Participation trophies do more harm than good

Sports have always been competitive by nature. The essence of competition requires some to come out on top while others sink to the bottom. Darwin’s theory of natural selection translates directly into the world of sports.

Devin TuckerSurvival of the fittest describes the notion that some groups must win while others lose. This concept of Social Darwinism has been at the very core of human existence for thousands of years, yet the society in which we live unwittingly weakens the resolve of people by distributing awards when they are not deserved.

When schools or coaches give people trophies for simply participating in a sport it generates a sense of entitlement, which actually hurts them in their future endeavors.

I have experienced this process several times throughout my life. At my old school everyone received trophies at the end of the year convocation if they played a sport.

They gave these trophies out for just participating, and I remember the sense of happiness I felt when I was in lower school. However, as I grew older the trophies seemed to become more and more meaningless.

I remember sitting in convocation during seventh grade after losing every game during our lacrosse season.

The head of athletics gave a lofty and essentially false account of our season and then proceeded to hand a trophy to everyone on the team. I felt that it was almost an insult to receive a trophy because we did not earn it.

I would understand if an individual on our team received an award for good leadership or a solid work ethic, but the mundane and useless nature of a participation trophy just seemed like a waste of space.

Just recently I read an article about James Harrison, a defensive lineman for the Pittsburgh Steelers. He discusses why he returned the trophies his sons received for participation. He essentially reiterates my argument.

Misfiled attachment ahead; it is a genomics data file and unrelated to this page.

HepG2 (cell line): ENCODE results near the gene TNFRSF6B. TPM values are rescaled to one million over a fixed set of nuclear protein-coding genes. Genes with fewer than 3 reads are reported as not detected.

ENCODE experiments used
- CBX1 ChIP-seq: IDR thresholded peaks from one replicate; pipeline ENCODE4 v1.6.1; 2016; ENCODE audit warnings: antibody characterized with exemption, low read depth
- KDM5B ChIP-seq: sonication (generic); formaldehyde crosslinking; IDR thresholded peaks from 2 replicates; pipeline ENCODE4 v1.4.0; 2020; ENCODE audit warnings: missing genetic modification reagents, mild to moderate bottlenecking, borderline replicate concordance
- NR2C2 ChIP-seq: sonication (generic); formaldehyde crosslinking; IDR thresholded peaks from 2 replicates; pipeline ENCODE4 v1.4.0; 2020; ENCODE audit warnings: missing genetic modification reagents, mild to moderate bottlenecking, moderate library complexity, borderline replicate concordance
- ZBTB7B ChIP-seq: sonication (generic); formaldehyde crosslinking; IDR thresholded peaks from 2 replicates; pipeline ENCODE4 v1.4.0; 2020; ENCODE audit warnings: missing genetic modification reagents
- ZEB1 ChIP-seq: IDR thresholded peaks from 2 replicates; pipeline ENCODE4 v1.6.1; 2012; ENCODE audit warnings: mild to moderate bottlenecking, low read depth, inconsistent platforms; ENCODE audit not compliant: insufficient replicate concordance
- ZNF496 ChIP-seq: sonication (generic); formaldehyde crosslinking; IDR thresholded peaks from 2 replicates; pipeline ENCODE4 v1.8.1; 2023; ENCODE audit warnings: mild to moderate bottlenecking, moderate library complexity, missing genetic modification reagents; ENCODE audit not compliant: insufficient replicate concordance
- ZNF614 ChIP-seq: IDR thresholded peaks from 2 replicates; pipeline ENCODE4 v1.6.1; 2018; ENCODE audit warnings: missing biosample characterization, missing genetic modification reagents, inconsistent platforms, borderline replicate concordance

“I’m sorry I’m not sorry for believing that everything in life should be earned, and I’m not about to raise two boys to be men by making them believe that they are entitled to something just because they tried their best,” the Pro-Bowler commented.

I wholeheartedly agree with Harrison’s account. The hardest things in life produce the greatest sense of achievement, and a trophy feels a lot sweeter when it is earned through hard work.

Generation Y, the generation of which I am a part, for the most part feels a sense of entitlement because of the society in which we grew up.

I read somewhere that “happiness = expectations – reality,” a simple and astute description of the problems that we face. Our parents grew up during a fiscally prosperous time during our country’s history, and their reality turned out to be greater than their expectations. Their capacity to instill a sense of uniqueness and the term “special” in our minds has actually served to weaken us as a generation.

This goes back to the participation trophies; our expectations are greater than reality.

Although there will obviously be members of our generation who achieve great success and do what they love, a large number will be sad, in terms of the definition I stated above, because their expectations will greatly outweigh reality.

When people are given rewards for things they do not earn they become lazier and believe they don’t have to work as hard as they ultimately should. Trophies are trophies for a reason — they must be earned.

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